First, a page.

What do football/soccer, basketball, ice hockey, boxing and concerts all have in common? HVAC. HVAC equipment and technicians have a much bigger hand in making major sporting events possible than you might realize. And we are proud to say that Greystone played a part in making FIFA World Cup 2022 possible as our sensors and transmitters are being used in Qatar stadiums where historic football matches are happening. FIFA World Cup in Qatar this year was hosted in 8 stadiums and 6 of them were installed with Greystone Temperature, Pressure, Humidity and CO sensors and detectors.
Why is HVAC important in stadiums?
Help your patrons breathe easy
Players and spectators both demand a comfortable experience. Without the right ventilation techniques and technology in place, stadiums can be stuffy and even unpleasant. Long term impact of poor ventilation can result in the stadium’s degrading quality, and short-term effects can be felt by those using your stadium.
Poor ventilation has been linked to several health issues, including headaches, allergies, rashes and asthma. The increased presence of impurities, such as pollutants and bacteria, also make those exposed to poor air quality more susceptible to illness.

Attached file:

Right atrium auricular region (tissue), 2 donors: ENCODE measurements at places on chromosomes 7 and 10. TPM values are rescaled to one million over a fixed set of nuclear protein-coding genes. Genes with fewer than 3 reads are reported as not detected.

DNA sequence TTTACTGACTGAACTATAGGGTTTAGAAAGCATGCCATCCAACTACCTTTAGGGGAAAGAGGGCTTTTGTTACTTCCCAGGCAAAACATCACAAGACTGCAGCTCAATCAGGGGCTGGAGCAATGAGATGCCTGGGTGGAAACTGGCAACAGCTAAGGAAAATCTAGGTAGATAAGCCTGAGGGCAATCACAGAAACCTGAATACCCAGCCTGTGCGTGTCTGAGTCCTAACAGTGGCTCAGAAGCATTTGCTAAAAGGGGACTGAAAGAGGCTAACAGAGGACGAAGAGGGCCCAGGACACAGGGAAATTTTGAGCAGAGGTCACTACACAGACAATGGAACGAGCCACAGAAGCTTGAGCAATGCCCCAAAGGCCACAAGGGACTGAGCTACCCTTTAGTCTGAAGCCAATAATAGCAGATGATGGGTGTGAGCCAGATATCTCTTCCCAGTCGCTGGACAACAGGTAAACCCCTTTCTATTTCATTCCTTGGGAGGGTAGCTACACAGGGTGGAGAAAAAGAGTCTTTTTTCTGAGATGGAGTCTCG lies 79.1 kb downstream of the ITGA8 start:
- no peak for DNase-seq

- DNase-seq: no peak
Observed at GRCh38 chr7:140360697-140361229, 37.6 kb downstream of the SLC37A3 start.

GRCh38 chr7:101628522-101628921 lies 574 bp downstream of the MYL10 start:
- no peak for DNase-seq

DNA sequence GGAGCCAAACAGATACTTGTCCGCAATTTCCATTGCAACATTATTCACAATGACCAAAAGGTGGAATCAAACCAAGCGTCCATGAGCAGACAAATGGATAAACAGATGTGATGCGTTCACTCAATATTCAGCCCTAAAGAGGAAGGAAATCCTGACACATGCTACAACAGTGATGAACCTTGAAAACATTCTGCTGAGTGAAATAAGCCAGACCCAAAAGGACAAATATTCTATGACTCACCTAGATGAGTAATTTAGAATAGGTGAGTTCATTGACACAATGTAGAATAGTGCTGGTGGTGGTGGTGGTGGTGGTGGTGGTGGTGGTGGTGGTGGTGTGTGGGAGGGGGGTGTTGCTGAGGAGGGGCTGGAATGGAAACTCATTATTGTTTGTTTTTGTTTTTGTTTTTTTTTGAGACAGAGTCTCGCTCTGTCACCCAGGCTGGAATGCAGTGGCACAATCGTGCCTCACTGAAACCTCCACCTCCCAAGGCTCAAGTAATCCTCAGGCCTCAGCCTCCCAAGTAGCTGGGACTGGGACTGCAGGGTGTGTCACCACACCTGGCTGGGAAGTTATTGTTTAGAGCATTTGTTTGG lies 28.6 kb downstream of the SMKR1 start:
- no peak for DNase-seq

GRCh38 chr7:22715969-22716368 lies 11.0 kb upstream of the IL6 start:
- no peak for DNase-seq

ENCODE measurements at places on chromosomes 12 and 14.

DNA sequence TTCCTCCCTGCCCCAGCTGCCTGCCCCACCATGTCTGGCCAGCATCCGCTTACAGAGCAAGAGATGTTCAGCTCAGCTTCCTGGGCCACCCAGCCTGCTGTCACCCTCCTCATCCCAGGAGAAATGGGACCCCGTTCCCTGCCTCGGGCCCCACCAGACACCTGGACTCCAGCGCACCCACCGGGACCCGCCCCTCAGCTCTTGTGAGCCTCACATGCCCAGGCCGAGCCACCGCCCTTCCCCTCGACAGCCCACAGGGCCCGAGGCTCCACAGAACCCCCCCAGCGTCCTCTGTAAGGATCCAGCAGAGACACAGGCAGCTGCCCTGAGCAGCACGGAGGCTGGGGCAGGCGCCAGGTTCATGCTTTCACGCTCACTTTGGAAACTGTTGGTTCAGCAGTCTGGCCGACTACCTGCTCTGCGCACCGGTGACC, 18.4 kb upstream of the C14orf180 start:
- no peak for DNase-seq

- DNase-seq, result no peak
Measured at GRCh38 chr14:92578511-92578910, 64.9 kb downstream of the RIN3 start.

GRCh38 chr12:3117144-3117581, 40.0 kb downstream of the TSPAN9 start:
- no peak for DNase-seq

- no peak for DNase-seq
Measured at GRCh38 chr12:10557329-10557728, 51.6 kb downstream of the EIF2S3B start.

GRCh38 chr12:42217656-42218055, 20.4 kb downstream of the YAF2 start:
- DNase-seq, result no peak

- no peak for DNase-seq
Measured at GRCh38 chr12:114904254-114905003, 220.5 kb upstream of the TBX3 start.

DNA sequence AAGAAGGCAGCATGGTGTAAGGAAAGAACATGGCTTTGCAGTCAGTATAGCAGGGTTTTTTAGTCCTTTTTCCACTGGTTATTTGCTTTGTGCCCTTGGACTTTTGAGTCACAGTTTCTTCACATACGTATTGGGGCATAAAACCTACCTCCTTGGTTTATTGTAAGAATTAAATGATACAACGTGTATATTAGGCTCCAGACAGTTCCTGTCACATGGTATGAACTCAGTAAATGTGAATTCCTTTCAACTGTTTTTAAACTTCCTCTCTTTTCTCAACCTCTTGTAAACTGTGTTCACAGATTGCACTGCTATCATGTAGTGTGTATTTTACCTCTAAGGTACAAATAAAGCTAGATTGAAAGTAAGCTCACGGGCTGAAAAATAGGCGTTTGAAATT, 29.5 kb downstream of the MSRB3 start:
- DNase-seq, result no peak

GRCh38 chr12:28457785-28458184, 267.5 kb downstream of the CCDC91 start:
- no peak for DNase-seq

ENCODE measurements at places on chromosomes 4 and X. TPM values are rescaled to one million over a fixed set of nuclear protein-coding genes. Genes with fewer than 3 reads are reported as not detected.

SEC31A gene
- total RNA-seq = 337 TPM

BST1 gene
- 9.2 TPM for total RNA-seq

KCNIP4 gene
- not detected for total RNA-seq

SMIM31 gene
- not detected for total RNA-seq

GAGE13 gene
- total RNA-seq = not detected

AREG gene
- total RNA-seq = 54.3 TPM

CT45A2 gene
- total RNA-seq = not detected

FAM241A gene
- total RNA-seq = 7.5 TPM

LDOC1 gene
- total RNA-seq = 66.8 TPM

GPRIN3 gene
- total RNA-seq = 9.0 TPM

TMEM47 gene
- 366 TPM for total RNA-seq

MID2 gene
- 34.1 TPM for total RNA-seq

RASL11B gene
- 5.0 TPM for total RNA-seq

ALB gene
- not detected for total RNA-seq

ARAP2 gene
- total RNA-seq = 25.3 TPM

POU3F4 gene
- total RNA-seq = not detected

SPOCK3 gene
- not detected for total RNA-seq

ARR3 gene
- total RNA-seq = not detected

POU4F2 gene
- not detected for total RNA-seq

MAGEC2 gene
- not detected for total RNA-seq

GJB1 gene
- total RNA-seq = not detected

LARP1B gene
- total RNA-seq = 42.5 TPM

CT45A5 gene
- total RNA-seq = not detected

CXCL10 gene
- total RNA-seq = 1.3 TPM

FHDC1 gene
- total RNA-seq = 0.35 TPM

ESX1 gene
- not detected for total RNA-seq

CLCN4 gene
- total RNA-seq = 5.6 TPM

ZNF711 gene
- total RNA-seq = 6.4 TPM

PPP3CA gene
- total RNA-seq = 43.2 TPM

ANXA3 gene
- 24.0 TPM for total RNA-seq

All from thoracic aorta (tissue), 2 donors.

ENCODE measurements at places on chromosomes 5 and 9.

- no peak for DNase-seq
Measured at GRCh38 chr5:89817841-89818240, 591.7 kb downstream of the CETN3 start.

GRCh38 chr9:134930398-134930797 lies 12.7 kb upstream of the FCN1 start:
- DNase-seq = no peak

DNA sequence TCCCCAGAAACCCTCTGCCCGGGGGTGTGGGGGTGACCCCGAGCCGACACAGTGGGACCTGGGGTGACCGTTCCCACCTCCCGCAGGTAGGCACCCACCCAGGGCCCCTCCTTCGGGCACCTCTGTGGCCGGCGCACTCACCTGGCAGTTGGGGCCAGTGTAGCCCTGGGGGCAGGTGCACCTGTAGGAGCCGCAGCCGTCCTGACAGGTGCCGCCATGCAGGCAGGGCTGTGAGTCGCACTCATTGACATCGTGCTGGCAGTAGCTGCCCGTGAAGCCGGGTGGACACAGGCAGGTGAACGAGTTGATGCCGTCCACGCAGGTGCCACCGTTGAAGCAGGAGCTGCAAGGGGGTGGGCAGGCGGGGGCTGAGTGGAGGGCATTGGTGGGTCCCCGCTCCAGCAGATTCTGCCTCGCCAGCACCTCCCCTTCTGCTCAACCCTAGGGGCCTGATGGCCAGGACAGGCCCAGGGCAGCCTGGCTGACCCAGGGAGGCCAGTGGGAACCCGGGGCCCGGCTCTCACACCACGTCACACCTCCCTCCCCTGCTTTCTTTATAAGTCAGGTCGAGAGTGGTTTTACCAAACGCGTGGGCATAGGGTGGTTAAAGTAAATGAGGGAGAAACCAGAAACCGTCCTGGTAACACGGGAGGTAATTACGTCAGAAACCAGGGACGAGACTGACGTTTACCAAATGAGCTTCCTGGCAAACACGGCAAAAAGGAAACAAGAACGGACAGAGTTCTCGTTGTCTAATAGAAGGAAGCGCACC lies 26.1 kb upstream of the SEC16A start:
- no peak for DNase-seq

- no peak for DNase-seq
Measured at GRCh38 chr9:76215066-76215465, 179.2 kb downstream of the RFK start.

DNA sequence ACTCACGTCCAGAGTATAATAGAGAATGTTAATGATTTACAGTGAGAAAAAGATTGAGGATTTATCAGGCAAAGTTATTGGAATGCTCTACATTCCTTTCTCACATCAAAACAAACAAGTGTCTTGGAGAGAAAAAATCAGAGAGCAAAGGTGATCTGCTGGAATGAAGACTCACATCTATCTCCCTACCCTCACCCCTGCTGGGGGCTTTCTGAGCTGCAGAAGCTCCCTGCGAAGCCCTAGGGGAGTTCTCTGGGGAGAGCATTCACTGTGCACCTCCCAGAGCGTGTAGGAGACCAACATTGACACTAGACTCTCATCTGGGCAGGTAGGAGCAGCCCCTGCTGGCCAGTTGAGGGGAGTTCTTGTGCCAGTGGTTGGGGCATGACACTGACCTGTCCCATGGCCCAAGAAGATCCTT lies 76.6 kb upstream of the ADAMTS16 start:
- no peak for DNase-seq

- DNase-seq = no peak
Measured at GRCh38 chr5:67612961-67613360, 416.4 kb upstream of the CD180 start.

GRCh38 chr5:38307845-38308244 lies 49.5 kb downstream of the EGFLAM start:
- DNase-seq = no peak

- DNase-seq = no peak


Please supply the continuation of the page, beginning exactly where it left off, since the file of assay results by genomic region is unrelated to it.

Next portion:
Reduce energy cost and environmental impact
It will no doubt cost you more to heat and cool your stadium than the average residential or commercial premises, but that doesn’t mean accepting sky high energy bills. With the right HVAC system, we can lower associated energy costs in the process and at the same time lower the environmental impact.
Look after your stadium
Pitch maintenance can be particularly problematic without the right HVAC system in tow. How the space is ventilated will have a significant impact on grass growth, as world leading sports turf consultancy STRI Group details:
“Achieving optimum seating capacity and spectator comfort can be at the expense of the turf. Low light levels, poor ventilation and cooler soil temperatures cause poorer growth in seasonally shaded parts of a pitch. Furthermore, stadiums are expensive to build and maintain, and many have to operate as fully multi-use venues for economic survival. This includes having to change the playing surface from one use to another – for example by hosting non-sporting events like concerts or grand opening ceremonies for which the turf grass surface has no practical benefit. So, whilst the need to pay attention to television, spectator, and corporate requirements on the one hand underpins a successful stadium, on the other hand the simple fact remains that there still needs to be a sustainable rectangle of turf as the focal point of the stadium bowl.”